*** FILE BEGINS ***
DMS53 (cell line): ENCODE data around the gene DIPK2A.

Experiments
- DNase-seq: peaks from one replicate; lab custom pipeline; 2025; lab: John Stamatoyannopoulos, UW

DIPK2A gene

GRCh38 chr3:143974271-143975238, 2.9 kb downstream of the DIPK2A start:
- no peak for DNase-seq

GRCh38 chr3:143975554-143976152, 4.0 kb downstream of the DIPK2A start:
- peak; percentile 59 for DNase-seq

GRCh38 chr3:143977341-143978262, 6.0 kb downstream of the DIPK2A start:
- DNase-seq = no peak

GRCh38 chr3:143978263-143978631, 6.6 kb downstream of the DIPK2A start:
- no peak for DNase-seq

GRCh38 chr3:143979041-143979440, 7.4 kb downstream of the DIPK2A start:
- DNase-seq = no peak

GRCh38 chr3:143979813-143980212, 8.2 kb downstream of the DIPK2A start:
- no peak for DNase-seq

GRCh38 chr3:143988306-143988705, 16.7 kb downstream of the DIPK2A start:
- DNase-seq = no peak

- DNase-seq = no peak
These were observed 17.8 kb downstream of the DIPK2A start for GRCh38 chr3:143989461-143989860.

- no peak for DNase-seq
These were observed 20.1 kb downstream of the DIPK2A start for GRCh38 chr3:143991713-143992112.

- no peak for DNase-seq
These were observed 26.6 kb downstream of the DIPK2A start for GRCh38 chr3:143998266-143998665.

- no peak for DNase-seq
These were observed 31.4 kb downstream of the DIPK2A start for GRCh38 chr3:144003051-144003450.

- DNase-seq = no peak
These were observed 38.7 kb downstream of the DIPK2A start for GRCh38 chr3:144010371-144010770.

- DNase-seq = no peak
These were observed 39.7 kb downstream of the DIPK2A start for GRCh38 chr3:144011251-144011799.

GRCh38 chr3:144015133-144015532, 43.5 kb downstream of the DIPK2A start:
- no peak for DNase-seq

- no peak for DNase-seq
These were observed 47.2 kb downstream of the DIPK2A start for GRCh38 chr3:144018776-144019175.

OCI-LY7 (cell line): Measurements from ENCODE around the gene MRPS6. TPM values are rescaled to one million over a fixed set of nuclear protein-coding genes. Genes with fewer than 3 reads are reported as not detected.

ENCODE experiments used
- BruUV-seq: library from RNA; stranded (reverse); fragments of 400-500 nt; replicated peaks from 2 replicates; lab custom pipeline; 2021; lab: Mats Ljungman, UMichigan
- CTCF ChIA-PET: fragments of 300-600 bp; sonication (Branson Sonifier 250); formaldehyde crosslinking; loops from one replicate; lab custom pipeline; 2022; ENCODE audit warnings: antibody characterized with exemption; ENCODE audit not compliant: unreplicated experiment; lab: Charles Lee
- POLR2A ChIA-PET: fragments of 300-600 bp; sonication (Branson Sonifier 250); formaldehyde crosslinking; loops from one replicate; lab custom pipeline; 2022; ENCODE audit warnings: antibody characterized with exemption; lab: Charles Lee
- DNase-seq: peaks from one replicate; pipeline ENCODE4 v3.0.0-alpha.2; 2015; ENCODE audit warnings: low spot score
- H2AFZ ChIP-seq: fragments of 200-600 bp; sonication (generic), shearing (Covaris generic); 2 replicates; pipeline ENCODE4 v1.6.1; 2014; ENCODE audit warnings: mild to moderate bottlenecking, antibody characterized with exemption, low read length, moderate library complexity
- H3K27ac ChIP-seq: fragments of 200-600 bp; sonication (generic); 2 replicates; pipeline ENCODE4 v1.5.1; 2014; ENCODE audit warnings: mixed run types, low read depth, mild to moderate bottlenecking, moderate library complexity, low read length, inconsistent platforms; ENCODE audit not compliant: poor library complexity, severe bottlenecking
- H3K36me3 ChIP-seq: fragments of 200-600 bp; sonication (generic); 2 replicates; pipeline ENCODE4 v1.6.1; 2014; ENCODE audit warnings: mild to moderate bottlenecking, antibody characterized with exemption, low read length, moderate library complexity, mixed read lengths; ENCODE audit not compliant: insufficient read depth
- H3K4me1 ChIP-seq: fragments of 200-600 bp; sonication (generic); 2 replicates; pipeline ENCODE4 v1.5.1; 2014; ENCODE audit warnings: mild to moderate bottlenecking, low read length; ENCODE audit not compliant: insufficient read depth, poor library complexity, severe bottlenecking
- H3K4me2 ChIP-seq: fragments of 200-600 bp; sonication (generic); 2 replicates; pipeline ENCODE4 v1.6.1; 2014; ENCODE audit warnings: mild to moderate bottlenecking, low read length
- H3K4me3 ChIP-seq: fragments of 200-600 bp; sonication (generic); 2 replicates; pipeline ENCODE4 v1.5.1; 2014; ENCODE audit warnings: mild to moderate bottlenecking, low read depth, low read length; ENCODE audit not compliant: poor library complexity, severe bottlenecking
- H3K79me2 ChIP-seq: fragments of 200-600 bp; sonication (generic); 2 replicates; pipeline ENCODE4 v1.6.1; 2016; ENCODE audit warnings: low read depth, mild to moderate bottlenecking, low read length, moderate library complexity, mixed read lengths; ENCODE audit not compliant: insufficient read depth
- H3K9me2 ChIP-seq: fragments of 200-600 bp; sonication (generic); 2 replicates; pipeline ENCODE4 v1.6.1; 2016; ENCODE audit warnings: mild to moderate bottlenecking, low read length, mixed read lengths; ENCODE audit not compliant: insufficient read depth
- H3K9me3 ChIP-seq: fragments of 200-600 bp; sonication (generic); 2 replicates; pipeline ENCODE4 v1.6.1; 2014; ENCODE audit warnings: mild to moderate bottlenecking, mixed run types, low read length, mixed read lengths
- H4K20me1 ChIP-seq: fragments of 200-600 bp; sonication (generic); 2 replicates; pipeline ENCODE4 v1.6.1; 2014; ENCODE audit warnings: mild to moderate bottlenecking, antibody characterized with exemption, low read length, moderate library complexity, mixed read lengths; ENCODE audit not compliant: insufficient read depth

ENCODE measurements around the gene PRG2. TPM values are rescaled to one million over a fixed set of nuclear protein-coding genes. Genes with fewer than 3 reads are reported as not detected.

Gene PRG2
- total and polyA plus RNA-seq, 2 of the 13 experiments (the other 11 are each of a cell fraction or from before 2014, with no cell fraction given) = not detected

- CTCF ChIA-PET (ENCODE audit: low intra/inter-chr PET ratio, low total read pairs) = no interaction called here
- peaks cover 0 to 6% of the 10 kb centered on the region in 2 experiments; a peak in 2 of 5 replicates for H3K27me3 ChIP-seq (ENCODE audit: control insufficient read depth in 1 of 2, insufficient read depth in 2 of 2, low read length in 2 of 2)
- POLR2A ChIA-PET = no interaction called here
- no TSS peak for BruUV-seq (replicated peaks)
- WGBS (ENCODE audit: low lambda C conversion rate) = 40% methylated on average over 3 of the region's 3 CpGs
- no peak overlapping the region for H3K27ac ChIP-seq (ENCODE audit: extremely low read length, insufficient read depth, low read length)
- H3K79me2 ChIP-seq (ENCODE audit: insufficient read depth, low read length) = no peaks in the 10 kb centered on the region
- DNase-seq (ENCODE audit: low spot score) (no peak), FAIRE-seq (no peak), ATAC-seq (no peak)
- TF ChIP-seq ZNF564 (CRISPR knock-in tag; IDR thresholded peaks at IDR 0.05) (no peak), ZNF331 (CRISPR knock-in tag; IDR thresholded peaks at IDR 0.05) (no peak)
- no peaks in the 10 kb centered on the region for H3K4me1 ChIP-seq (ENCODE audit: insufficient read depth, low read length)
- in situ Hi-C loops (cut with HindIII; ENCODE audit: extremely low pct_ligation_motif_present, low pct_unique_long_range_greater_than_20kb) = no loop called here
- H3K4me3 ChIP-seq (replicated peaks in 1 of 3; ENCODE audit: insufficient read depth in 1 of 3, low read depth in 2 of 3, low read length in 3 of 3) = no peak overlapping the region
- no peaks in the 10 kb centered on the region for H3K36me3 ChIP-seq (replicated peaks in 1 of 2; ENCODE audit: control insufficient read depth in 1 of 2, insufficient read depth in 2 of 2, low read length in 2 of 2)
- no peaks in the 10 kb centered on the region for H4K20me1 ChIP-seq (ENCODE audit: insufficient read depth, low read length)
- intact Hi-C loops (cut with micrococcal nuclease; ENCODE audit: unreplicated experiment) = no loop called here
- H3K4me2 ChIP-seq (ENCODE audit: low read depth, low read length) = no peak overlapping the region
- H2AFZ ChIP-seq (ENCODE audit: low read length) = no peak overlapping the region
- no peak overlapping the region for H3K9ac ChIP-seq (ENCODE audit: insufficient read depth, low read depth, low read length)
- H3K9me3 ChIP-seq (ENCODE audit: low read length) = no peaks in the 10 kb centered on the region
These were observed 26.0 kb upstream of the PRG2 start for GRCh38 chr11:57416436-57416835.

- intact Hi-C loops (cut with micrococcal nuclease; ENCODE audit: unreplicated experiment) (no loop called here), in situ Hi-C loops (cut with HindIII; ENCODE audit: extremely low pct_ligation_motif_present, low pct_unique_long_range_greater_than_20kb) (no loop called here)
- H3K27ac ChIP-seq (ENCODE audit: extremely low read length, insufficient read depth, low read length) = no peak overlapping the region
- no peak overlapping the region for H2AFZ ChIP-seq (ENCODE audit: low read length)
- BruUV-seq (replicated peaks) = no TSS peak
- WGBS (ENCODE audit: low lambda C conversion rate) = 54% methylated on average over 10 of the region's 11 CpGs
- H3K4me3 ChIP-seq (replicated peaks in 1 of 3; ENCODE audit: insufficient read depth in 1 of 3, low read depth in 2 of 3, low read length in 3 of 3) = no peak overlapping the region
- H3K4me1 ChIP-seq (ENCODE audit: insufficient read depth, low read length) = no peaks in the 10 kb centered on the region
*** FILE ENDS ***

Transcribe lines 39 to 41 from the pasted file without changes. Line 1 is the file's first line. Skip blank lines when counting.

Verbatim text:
- POLR2A ChIA-PET: fragments of 300-600 bp; sonication (Branson Sonifier 250); formaldehyde crosslinking; loops from one replicate; lab custom pipeline; 2022; ENCODE audit warnings: antibody characterized with exemption; lab: Charles Lee
- DNase-seq: peaks from one replicate; pipeline ENCODE4 v3.0.0-alpha.2; 2015; ENCODE audit warnings: low spot score
- H2AFZ ChIP-seq: fragments of 200-600 bp; sonication (generic), shearing (Covaris generic); 2 replicates; pipeline ENCODE4 v1.6.1; 2014; ENCODE audit warnings: mild to moderate bottlenecking, antibody characterized with exemption, low read length, moderate library complexity